Image: A girl and a boy, both with light brown skin and dark brown hair, gaze at ghostly blue arms and stand in front of a circular yellow portal.

KidLit Book Review: A Properly Unhaunted Place by William Alexander


Rosa Ramona Díaz has just moved to the small, un-haunted town of Ingot—the only ghost-free town in the world. She doesn’t want to be there. She doesn’t understand how her mother—a librarian who specializes in ghost-appeasement—could possibly want to live in a place with no ghosts. Frankly, she doesn’t understand why anyone would.

Jasper Chevalier has always lived in Ingot. His father plays a knight at the local Renaissance Festival, and his mother plays the queen. Jasper has never seen a ghost, and can’t imagine his un-haunted town any other way. Then an apparition thunders into the festival grounds and turns the quiet town upside down.

Something otherworldly is about to be unleashed, and Rosa will need all her ghost appeasement tools—and a little help from Jasper—to rein in the angry spirits and restore peace to Ingot before it’s too late.


  • Title: A Properly Unhaunted Place
  • Series: A Properly Unhaunted Place, Book 1
  • Author: William Alexander
  • Illustrator: Kelly Murphy
  • Cover Artists: Kelly Murphy, illustration; Sonia Chaghatzbanian and Irene Metaxatos, design
  • Publisher: Margaret K. McElderderry Books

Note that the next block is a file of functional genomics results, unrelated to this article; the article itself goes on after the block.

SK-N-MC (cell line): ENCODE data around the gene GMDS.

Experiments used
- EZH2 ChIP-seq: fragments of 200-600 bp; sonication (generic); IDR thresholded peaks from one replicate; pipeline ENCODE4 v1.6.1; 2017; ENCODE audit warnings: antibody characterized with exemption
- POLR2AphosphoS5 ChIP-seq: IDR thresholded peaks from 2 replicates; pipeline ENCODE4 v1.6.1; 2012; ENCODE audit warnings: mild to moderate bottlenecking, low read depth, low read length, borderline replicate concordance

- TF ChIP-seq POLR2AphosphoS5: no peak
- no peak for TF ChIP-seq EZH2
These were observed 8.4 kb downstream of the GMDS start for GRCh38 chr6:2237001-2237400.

• ISBN: 1481469150
  • Publication Date: August 22, 2017
  • For Ages: 8-12
  • Category: Middle Grade
  • Spooky-Scary or Spooky-Fun? ☠️ Scary.


Banishment doesn’t work. Matter — and memory — cannot be destroyed. You can’t escape the past, and you can’t sterilize the present. The world is supposed to be full of life, full of stories; it’s supposed to be complicated. This is the message of the gloriously spooky A Properly Unhaunted Place, a unique book rich in exquisitely crafted metaphors that values respect above all else: respect for children, for marginalized people, for the power of the supernatural, for history, and for knowledge.

(I am very reluctant to divulge anything about the plot, because I think you just need to experience this book for yourself. I have to say this, though, so everything within these parentheses contains a SPOILER WARNING. Though the book isn’t overtly political, it’s hard to ignore the real-world parallels to the book’s villain, a self-aggrandizing man with a very familiar name who wants to build a wall to hold back history and isolate people, both geographically and intellectually. Author William Alexander is the son of a Latinx immigrant, and while his story works on many levels, one of the most striking is as an indictment of anti-immigrant rhetoric.)

I have struggled mightily with this review. There is so much to praise about A Properly Unhaunted Place, but the best way for me to convey its wonders is just to put a copy in your hands and back away while you read. For the heroine Rosa, hauntings are a comfort…they are a sign that things are as they should be. Well, the existence of this marvelous book is a comfort to me. It is frightening and thought-provoking and incisive and funny and everything that I love about children’s horror literature. It is a properly haunted, and haunting, novel that should be in every library.


I don’t know what to do first, re-read this book or read its sequel A Festival of Ghosts. I give this book 5 out of 5 coffins.

5 Coffins


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